THE BLOG
09/05/2014 01:56 pm ET Updated Nov 05, 2014

Got a Communication Problem With Your Spouse? Try These 6 Tips

Recently, my wife purchased a copy of US magazine and on the cover was "Mariah Dumped." I thought wow! That's an insensitive headline. Who wants to see that in midst of losing a marriage? Nobody deserves that kind of venom. I've worked with Nick on several projects and he has always been a consummate professional, courteous to co-workers, well prepared, and respectful. I've never met Mariah but when they married some six years ago I was rooting for them. I'm still rooting for them to make it. Yet, I understand what it's like to face the very real prospect of divorce. I wonder if the 'C' word is part of the problem; the word is communication.

When my wife and I conduct marriage workshops and ask the group about expectations, "learning to communicate better" is a consistent goal. Your marriage can be made or broken by how well or poorly you communicate. While we all know this to be true, somehow we still fail miserably at the art of communication with those we love most.

Last week my wife and I were having a discussion on an important subject and an argument broke out. Has this ever happened to you? This reminded me that when my wife and I have been at odds, invariably it came down to something I said or didn't say, or the way I said it, or the way she interpreted what I said. You get the point.

After being misunderstood for many years, I decided to shift away from the frustration and toward possible solutions. Throughout our 20 year marriage I've discovered that when communicating with your significant other on a sensitive subject where you hold different opinions is "context is as important as content." Here are six tips I've learned about communication:

1) Plan: Schedule a time to talk about the sensitive subject, don't just launch into it randomly. Without a plan you're setting yourself up for failure.

2) Stay Open: Enter the discussion with an open mind without attachment to a particular outcome. In many instances we enter discussions already rooted in an immovable position. That won't help you or your spouse. This also precludes you from jointly finding an even better outcome.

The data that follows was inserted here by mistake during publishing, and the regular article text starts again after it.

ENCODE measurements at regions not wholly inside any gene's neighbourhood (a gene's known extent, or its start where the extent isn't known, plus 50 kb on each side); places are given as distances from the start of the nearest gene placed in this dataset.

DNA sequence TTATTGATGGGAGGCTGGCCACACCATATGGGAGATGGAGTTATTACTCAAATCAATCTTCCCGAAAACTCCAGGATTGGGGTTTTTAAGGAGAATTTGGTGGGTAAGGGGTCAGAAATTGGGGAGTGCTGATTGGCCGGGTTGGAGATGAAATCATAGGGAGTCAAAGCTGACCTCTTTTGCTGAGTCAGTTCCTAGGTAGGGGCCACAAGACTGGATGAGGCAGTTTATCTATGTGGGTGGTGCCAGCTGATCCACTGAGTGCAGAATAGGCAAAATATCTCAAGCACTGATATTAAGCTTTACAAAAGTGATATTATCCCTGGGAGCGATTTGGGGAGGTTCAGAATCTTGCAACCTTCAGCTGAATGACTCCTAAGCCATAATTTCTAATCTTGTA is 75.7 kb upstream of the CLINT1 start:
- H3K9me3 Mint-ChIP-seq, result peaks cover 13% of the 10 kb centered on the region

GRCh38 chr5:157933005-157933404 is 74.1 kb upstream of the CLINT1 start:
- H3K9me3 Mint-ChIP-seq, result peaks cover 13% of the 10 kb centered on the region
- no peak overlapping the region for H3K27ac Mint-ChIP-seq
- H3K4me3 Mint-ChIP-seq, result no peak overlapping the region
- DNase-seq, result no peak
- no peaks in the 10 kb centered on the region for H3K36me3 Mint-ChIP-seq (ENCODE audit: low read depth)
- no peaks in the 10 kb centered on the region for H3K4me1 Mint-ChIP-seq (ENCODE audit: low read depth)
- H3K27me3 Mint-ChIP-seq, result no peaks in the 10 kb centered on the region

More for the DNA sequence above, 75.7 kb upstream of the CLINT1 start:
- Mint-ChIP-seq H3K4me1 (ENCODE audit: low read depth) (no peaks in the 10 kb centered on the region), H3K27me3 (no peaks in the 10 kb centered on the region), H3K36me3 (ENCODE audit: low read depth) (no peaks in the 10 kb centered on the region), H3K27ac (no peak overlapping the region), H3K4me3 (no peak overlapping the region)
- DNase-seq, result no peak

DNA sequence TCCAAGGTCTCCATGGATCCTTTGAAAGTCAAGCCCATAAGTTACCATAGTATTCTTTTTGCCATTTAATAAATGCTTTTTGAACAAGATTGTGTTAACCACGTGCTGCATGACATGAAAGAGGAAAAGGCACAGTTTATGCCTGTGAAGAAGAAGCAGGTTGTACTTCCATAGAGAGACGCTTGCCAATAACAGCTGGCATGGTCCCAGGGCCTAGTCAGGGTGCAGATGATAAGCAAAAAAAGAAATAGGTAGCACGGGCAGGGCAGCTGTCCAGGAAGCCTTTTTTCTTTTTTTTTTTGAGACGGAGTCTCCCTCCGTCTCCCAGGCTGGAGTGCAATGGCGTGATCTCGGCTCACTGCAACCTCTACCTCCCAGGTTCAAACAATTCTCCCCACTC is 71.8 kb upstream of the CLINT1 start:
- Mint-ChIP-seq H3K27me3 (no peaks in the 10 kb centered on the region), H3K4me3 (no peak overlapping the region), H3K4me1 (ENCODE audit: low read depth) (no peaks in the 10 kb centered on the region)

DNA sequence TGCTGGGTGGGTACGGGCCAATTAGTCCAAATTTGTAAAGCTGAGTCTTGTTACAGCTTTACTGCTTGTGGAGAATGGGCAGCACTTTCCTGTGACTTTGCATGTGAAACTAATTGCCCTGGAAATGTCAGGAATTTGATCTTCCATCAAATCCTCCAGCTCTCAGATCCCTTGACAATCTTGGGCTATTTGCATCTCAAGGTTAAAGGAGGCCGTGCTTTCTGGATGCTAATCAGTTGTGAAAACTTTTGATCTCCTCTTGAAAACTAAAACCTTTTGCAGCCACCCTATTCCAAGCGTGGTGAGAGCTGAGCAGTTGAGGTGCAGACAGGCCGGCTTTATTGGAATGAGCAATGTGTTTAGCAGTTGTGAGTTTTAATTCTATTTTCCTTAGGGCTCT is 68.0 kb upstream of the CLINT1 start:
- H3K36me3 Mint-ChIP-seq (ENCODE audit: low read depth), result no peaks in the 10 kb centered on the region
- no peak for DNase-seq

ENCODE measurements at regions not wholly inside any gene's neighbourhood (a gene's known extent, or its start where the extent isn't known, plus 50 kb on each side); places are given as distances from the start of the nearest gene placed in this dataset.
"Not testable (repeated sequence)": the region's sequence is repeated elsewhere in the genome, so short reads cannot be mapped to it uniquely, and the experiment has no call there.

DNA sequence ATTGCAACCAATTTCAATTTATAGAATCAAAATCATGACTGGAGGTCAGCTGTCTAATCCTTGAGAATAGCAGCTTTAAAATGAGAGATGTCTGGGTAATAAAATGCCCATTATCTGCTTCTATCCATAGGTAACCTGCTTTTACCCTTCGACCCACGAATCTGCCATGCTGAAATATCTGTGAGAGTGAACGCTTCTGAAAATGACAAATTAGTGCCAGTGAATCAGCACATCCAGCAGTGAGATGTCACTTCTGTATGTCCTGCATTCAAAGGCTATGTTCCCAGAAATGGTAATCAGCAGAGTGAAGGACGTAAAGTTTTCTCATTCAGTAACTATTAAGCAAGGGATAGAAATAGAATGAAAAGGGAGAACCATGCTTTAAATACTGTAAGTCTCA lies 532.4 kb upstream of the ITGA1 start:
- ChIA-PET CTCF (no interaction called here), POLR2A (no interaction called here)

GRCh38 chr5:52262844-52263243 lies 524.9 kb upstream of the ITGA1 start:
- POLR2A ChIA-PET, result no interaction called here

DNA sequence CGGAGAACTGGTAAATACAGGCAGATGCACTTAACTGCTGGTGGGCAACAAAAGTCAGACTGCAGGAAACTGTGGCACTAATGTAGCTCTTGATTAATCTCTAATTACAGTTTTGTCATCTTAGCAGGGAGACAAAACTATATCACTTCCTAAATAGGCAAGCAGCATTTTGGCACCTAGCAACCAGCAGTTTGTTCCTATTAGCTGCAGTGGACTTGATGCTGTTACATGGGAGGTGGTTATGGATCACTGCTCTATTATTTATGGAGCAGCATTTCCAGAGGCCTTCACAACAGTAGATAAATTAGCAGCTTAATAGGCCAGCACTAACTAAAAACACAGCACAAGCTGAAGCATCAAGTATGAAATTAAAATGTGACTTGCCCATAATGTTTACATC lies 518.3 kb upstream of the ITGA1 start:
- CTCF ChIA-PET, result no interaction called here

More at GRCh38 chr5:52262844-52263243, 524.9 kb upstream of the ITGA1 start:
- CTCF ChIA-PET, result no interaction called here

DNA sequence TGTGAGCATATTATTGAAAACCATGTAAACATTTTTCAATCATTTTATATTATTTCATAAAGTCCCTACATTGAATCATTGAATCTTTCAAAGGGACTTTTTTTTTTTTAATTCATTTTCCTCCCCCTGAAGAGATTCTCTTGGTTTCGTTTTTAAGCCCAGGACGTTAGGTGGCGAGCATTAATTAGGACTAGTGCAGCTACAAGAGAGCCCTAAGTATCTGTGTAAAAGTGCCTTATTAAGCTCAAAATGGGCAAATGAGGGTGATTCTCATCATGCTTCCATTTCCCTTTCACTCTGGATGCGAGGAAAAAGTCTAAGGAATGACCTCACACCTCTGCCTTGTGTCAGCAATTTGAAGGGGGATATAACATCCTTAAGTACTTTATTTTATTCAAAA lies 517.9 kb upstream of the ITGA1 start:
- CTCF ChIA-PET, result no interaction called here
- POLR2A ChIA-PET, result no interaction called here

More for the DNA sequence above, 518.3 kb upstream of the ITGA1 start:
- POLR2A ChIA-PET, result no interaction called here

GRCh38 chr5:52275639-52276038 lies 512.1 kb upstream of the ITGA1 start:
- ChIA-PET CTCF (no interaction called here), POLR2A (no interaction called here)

3) Pause: If an argument breaks out, pause the discussion and revisit at another time. When you press on in argument mode someone will leave the discussion feeling defeated. That's not a good thing.

4) Acknowledge: Be sure to acknowledge points that your significant other makes during the discussion. This does not mean agreement, just acknowledgement. Which means 'I hear you.' You want to be heard and so does your loved one.

5) Be Curious: Become curious about "why" your spouse feels what they feel and thinks what they think about the subject. This can reveal insights and connections that you would never know without asking a sincere and gentle "why?" And asking "why" are you so crazy does NOT count!

6) Agreement: At some point a decision will likely need to be made about the subject. Whether you are deciding to move or determining how to discipline the children, you have to come together. Someone may have to follow the opinion of the other. This is not defeat for the person being flexible, rather it's a time to seek a negotiation that is necessarily not all or nothing.

I have no clue what the issues are in Mariah and Nick's marriage. But I do know what its like to have young children and live apart from them. As we were rapidly moving toward divorce, I was 100 percent sure my marriage us over. It was only after doing some serious introspection, evaluation and a whole lotta praying that I was able to move back into to my home and start to be the father and husband I yearned to be.

My thoughts and prayers are with you and your lovely children. It ain't over unless you both truly want it to be.

Darryl